“A significant reduction in natural rubber hectarage is due to large plantation companies exiting because of conversion to oil palm, which is more profitable per hectare and less labour-intensive (12ha per harvester for oil palm compared with 6ha per tapper based on tapping done once in three days), thus requiring much less labour and being less prone to disease.

“Managing a rubber plantation is more challenging and daunting when compared with an oil palm plantation,” he says.

In a recent interview with The Edge, FGV Holdings Bhd group CEO Datuk Haris Fadzilah Hassan said the group was looking to move away from natural rubber to green rubber.

“We still have 11,000ha of rubber [trees], but I must confess that it is a struggling business. We are working with tyre manufacturers like Toyo and Dunlop to produce green rubber, which has the same properties as synthetic rubber in terms of durability, but is still supple enough to be used,” he says.

How glovemakers have evolved

The evolution of the glove manufacturing is an interesting story, says Pong Kai See, immediate past president of the Plastic and Rubber Institute Malaysia, in his article titled “An Overview of Malaysian Rubber Industry — Past, Present and Future”.

“When the AIDS epidemic in the 1980s drove up the demand for medical gloves, many countries, including the US, Taiwan, China, South Korea, Thailand, Indonesia and Malaysia, responded by ramping up production capacity.

“Malaysia came out a winner, owing as much to ready availability of latex (at the time) as to the know-how and entrepreneurship to handle all aspects of glove production. We have since leveraged this advantage to become the leading player in glove machinery, former production, latex technology and in nitrile latex production,” Pong writes.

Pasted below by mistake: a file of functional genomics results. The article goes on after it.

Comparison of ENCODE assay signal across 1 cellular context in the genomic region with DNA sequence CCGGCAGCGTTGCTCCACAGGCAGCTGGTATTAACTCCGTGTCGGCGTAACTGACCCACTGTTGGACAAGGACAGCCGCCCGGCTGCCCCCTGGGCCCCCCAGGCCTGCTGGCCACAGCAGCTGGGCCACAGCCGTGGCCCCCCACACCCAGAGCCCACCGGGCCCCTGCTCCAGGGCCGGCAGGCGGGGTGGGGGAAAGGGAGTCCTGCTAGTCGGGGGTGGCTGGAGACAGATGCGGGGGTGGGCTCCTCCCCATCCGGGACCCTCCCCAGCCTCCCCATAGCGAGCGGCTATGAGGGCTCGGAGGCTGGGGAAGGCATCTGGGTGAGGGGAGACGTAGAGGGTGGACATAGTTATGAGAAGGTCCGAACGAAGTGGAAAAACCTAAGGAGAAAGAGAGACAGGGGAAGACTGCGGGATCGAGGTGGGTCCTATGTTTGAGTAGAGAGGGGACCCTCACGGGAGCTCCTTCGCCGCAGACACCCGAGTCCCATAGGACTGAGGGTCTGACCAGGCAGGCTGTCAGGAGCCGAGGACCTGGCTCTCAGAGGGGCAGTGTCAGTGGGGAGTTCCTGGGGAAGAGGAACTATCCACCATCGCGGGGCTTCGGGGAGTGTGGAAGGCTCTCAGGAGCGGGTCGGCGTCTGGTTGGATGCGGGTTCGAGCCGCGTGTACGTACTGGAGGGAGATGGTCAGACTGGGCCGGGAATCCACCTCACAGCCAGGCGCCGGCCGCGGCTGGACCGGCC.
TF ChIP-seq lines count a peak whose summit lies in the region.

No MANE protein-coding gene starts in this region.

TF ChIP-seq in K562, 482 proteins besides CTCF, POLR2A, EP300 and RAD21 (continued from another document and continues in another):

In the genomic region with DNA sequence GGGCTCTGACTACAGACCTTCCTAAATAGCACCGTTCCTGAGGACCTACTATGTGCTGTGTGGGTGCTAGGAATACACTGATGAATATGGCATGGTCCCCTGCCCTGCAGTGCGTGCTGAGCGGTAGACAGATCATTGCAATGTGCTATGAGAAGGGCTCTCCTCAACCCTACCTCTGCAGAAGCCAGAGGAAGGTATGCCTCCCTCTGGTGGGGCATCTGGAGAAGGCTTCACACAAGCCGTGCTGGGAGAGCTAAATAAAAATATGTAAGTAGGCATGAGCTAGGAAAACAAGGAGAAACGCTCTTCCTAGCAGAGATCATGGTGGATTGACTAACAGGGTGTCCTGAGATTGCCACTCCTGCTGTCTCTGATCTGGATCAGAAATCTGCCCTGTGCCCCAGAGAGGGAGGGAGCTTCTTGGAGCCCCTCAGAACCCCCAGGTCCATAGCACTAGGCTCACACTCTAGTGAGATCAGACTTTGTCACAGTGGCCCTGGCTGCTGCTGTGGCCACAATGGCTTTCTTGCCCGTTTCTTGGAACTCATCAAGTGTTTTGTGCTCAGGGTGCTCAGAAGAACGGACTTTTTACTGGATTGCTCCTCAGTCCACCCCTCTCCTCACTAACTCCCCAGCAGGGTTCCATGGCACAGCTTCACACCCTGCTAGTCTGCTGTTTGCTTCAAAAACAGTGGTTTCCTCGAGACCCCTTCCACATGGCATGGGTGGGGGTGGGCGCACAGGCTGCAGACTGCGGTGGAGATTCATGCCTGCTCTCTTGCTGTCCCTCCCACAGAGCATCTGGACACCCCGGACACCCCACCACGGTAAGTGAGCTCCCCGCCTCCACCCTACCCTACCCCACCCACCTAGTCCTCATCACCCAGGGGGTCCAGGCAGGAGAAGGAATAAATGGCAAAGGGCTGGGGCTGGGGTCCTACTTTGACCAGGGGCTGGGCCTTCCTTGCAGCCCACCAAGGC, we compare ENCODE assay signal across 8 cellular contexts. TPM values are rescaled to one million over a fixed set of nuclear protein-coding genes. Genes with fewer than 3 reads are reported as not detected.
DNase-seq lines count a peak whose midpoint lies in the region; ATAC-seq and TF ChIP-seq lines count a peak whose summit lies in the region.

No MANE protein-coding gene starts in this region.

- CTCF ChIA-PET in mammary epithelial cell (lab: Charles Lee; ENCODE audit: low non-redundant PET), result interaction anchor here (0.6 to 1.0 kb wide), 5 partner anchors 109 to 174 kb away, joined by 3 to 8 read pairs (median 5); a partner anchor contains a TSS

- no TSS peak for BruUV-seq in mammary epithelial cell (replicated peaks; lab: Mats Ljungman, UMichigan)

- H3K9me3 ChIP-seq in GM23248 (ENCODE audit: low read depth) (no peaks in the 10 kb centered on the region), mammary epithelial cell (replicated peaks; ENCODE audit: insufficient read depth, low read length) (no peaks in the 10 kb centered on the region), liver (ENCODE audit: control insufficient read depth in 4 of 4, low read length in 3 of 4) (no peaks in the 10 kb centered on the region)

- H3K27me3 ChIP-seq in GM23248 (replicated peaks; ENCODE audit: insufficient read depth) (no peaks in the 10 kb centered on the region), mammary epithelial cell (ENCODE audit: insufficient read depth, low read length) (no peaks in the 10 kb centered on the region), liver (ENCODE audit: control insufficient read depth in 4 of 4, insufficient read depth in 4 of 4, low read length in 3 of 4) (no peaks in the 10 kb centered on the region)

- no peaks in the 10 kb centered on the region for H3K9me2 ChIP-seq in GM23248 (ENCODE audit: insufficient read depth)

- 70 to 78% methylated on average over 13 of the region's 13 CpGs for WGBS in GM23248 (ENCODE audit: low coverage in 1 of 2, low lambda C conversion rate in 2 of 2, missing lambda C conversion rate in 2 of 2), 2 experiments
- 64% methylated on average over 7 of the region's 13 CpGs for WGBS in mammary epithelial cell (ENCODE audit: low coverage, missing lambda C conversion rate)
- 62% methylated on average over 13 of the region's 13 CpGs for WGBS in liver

Sivakumaran says three important factors — government policies in the 1970s and 1980s; the important role played by the Malaysian Investment Development Authority (MIDA); and early R&D carried out by Lembaga Getah Malaysia (LGM), or the Malaysian Rubber Board, on gloves — helped propel the sector.

“The government granted pioneer status and a five-year tax-free break for companies interested in going into glove manufacturing and MIDA very liberally made available 600 licences, of which 300 were initially taken up and which now have consolidated to 57 manufacturers. The Chinese entrepreneurs and captains of industry took advantage of the government policies and invested heavily in this sector.

“LGM was able to give strong technical support to the glove manufacturers in addressing and resolving problems encountered in the manufacture of gloves. In particular, LGM did considerable research and development work to tackle and address the issue of allergy to gloves manufactured from natural rubber latex,” he says.

Has the sun set on the rubber industry?

Sivakumaran believes the natural rubber industry is not a sunset industry.

“It is not because of its great importance to rubber-based product manufacturing sectors such as medical gloves, automotive, engineering applications, consumer products and rubberwood-based value-added products.

“Although income for the country that comes directly from the export of raw materials from rubber may not be very significant, the contribution from the export of finished rubber products to national GDP is very significant. Thus, the natural rubber industry is still important for the country,” he says.